This students' interruption caused me to change my plans for the first ten minutes of class. Completely changed.
Here is what the student was talking about
These are arrow cards. I use them to help kids learn to read and write numbers (and much more!) If you have not seen these used in the classroom, check out my guest post at Kid's Math Teacher.
Anyways, I noticed last week when I did some formative assessment that 5 students in this first grade classroom were having a hard time seeing the teen numbers as ten and some more. The student who shouted out that the 11 card was missing was one of these kids.
I decided right then and there to seize the opportunity and see where it would go. I am so glad I did!
I jumped right on the comment and asked her how she knew the 11 card was missing. She replied "because I don't see it."
Not exactly what I meant so I tried again. "Where does the 11 card belong up here?"
After a 10 second pause she says "It goes right after the 10."
By now most of the rest of the class has their hands up and are wiggling in their seats. She can tell that they know something she doesn't.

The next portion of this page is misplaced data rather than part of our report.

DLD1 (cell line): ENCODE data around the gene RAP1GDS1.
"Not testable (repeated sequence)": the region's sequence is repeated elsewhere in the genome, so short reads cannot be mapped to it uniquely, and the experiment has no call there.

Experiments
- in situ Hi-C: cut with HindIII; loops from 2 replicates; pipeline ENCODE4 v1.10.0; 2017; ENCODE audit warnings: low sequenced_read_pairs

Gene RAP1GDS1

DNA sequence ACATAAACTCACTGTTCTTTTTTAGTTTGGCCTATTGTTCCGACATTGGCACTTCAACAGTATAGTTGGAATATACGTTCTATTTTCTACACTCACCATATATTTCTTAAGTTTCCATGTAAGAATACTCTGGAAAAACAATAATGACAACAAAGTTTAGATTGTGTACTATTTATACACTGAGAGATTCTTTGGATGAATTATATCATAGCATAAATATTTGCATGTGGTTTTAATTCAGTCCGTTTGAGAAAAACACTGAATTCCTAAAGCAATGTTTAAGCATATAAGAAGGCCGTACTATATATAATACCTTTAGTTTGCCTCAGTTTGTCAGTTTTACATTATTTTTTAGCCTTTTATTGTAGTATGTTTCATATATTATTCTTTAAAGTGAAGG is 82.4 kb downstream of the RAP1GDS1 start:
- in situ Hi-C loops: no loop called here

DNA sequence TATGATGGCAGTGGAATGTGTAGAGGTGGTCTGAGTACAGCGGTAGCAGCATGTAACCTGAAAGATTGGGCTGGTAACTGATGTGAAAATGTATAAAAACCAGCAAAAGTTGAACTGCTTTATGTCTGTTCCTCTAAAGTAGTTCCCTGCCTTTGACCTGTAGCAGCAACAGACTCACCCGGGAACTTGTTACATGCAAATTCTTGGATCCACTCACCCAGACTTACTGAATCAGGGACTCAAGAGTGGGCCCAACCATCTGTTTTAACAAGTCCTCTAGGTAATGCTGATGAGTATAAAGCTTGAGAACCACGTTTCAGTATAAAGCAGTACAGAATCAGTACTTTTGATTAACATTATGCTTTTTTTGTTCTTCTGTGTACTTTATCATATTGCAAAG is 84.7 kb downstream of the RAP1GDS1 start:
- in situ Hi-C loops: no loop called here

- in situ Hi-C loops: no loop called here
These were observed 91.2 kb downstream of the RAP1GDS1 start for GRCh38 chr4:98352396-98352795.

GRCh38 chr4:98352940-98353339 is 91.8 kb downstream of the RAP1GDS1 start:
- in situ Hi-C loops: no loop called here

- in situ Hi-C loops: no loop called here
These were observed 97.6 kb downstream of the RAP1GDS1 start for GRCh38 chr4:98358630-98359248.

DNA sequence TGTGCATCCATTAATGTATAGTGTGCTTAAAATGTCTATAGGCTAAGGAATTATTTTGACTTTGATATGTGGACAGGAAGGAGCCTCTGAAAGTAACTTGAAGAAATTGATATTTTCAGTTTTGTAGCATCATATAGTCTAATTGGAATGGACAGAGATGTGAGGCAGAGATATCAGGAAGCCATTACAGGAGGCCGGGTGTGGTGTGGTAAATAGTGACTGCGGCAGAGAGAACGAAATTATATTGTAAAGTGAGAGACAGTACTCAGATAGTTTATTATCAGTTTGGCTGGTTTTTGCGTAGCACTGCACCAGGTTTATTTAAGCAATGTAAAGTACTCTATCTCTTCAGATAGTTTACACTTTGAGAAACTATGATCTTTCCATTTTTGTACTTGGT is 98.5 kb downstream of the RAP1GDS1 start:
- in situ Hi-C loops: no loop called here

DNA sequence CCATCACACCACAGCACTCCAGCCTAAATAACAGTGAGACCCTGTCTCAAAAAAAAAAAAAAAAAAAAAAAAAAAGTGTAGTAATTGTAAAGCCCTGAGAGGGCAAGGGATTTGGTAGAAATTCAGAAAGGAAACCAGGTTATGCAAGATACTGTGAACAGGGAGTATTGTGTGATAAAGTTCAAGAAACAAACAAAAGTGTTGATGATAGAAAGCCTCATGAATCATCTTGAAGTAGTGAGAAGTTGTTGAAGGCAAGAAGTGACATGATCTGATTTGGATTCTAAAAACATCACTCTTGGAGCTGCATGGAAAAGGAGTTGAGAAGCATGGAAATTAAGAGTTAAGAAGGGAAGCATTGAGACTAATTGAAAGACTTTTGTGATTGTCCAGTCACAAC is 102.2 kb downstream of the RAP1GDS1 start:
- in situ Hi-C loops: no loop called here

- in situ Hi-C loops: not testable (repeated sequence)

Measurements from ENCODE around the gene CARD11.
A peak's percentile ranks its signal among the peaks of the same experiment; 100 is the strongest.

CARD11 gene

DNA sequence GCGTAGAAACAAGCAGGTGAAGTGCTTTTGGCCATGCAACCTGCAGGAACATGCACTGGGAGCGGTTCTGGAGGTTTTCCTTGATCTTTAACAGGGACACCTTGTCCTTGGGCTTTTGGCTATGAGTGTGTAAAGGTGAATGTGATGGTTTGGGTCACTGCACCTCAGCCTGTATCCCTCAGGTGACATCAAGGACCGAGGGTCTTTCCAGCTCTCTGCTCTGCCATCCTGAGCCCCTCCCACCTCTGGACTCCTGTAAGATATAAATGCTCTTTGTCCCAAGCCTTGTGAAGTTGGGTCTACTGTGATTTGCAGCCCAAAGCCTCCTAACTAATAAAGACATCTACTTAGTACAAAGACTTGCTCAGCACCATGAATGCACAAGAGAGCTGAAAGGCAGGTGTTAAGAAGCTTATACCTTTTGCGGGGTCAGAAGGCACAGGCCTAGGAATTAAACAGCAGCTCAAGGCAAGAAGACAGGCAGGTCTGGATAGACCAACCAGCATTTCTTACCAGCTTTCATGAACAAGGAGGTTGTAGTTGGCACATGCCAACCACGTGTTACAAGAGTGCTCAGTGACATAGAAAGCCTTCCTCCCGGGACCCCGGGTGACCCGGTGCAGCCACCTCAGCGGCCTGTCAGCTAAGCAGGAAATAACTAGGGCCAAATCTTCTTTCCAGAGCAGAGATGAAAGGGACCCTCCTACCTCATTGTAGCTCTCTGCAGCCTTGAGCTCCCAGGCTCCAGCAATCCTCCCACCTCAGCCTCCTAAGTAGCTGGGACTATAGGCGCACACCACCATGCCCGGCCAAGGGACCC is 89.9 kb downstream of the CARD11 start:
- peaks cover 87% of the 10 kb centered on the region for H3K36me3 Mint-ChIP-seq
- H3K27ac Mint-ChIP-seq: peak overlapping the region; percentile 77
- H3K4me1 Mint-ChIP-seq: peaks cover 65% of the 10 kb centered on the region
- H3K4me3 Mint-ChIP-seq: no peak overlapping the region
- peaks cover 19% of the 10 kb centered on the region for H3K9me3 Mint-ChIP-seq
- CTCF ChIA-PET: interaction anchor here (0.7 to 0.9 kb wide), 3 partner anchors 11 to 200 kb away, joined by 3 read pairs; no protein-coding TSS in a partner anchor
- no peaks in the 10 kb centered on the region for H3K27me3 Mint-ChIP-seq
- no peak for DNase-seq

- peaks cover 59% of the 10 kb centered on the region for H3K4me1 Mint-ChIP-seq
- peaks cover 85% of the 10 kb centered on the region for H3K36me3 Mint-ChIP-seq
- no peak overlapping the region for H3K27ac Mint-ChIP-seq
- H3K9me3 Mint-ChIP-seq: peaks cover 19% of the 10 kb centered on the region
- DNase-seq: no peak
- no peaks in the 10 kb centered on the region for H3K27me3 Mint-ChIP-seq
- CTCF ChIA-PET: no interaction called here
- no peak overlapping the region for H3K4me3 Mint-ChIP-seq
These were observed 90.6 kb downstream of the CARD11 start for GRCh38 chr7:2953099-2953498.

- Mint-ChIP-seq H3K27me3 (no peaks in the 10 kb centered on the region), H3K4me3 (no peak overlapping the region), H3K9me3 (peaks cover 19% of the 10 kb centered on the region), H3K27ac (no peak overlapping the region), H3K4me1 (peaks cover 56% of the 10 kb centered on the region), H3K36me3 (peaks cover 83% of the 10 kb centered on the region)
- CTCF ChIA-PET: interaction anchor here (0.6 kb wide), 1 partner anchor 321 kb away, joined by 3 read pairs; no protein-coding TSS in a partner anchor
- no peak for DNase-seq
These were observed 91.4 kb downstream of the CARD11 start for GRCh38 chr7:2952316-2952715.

I ask other students if they have seen me show the number 11 on the arrow cards and they all agree that I have. I then ask students to give a hint about what might have happened to the 11 card.
A very nice young lad tells her so kindly, "you need to use 2 of the other cards to make the 11 card."
She thought about that for a bit and then I could see the light-bulb moment of her getting it. With great enthusiasm, she rushes up to the board, grabs the 10 and 1 cards, put the arrows on top of each other and proudly exclaims that she found the 11. I then wanted to push it a bit farther for her and the other students who showed difficulty with the teen number last week.
"I notice that the 17 is also missing. What do you think happened to it?"
Without hesitation, she grabbed the 10 and 7 and made 17. She said "10 plus 7 equals 17"
I asked her to sit down and quizzed a few more selected students on what happened to the other teen numbers. They did amazing. I will follow up with more formative assessment later this week, but I think they all got it now!
Apparently today, the kids knew better than I did what they needed to learn next.
Have you ever had a lesson go completely off track but really help your students' understanding?